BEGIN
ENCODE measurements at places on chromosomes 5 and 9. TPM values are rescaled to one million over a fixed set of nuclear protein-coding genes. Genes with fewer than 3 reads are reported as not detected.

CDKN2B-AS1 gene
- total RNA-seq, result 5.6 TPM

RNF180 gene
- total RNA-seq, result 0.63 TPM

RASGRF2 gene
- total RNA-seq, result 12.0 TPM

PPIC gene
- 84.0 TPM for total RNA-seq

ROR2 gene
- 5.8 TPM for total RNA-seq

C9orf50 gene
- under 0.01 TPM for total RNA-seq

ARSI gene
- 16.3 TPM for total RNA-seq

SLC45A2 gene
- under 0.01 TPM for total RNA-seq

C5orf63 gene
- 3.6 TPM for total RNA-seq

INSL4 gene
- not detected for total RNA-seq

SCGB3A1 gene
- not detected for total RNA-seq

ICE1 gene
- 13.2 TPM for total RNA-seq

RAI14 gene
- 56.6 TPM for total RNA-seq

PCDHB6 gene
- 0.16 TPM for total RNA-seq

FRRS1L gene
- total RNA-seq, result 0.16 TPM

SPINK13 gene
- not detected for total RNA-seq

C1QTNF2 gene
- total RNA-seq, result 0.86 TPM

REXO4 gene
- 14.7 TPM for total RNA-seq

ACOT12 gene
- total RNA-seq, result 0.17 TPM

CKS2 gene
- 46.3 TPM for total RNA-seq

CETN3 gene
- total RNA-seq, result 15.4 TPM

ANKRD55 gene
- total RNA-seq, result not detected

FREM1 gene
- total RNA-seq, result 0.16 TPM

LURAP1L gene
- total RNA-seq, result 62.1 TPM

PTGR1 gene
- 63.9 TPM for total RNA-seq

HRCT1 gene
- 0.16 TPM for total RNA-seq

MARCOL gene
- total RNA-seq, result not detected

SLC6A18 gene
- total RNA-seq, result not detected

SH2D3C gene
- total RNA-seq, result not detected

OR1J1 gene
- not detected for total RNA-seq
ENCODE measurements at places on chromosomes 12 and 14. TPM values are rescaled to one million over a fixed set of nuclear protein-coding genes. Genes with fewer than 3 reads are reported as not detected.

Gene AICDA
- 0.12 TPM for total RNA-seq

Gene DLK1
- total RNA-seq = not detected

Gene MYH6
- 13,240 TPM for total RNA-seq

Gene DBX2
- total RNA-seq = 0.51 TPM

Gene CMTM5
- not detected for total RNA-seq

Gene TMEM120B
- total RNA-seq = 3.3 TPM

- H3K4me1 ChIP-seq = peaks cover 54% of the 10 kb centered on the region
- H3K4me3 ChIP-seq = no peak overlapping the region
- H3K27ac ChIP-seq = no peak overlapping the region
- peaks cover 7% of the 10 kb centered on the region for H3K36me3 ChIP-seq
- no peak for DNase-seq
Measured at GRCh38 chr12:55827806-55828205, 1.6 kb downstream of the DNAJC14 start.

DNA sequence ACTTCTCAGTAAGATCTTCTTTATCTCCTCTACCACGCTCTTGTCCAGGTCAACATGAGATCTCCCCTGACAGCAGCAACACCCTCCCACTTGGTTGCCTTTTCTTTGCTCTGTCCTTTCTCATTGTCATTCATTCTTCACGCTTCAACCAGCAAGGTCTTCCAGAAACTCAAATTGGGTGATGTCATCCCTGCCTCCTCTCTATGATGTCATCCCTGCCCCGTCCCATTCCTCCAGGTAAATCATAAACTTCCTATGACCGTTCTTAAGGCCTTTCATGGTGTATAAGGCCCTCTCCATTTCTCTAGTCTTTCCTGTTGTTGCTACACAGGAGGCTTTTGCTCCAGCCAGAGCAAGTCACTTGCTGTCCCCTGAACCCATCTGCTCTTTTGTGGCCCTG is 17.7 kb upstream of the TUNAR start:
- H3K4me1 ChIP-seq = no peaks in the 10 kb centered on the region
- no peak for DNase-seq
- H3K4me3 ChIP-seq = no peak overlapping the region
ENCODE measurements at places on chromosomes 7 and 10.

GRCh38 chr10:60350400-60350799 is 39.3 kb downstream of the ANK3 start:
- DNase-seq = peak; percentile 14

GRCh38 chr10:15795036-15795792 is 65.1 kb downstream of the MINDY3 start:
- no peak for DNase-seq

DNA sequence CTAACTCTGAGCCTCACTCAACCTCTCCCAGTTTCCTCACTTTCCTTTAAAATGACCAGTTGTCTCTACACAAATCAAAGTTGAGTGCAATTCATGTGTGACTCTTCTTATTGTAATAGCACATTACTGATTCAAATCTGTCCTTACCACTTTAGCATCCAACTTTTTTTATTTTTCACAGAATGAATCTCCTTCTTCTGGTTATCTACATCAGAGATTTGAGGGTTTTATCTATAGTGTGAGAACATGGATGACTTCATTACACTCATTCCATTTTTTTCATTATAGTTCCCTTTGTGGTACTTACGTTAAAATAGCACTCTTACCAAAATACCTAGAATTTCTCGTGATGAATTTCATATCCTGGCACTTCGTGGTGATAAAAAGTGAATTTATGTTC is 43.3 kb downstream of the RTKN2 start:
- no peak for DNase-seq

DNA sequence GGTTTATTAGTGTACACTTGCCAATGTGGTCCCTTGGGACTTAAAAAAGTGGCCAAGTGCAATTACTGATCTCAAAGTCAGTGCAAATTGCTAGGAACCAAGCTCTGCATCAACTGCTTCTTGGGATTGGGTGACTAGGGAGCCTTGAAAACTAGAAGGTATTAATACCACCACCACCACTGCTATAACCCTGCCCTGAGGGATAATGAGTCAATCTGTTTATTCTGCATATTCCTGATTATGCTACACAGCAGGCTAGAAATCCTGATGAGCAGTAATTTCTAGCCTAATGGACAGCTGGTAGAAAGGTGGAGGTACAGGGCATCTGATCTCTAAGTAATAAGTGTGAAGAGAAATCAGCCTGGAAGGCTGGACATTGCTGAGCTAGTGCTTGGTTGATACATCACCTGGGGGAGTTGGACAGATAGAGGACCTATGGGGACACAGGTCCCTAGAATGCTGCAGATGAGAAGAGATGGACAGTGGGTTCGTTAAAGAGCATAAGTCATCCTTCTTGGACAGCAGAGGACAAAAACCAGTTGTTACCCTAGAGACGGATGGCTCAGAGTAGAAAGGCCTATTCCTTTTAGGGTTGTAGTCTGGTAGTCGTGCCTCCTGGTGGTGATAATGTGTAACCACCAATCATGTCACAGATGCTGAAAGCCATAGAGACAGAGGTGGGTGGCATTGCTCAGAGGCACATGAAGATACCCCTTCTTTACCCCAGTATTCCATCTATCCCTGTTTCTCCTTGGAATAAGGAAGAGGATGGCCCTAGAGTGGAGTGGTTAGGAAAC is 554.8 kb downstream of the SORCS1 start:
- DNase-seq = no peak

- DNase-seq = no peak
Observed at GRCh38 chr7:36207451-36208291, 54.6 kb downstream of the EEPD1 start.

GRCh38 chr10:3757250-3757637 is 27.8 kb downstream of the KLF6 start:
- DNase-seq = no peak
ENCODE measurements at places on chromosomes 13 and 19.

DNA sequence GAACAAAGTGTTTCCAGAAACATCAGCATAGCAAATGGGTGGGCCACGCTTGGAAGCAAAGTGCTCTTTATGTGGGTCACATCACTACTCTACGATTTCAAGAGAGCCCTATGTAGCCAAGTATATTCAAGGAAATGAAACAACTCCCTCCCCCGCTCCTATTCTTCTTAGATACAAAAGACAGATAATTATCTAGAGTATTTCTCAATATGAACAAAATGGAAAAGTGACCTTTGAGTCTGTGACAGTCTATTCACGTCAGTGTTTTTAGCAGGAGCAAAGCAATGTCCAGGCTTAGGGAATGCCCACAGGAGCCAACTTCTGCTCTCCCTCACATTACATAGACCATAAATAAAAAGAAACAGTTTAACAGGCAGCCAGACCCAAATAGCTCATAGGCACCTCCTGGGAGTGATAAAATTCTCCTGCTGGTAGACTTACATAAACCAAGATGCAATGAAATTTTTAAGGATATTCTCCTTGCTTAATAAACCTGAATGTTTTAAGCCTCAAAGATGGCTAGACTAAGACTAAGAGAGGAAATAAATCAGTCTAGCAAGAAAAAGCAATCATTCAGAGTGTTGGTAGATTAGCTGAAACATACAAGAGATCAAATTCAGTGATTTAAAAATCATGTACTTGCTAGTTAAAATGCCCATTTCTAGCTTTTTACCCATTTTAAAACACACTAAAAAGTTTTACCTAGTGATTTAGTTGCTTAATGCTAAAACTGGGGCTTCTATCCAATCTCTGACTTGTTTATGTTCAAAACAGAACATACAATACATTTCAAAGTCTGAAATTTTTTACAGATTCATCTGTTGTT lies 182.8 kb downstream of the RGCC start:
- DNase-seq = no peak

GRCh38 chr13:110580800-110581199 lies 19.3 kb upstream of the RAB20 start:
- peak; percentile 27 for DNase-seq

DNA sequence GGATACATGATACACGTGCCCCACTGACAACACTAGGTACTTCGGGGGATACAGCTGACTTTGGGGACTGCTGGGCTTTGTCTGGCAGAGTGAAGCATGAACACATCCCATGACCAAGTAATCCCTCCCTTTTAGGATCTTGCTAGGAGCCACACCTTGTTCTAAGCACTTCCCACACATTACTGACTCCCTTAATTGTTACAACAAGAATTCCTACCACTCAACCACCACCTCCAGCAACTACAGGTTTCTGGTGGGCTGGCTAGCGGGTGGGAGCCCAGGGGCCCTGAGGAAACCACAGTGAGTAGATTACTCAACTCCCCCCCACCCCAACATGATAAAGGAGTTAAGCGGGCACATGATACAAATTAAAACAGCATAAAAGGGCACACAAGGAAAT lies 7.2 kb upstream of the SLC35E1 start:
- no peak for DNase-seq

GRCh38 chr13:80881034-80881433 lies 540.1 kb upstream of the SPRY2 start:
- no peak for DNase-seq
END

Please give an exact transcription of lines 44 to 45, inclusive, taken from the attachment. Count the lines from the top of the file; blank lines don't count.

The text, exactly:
ANKRD55 gene
- total RNA-seq, result not detected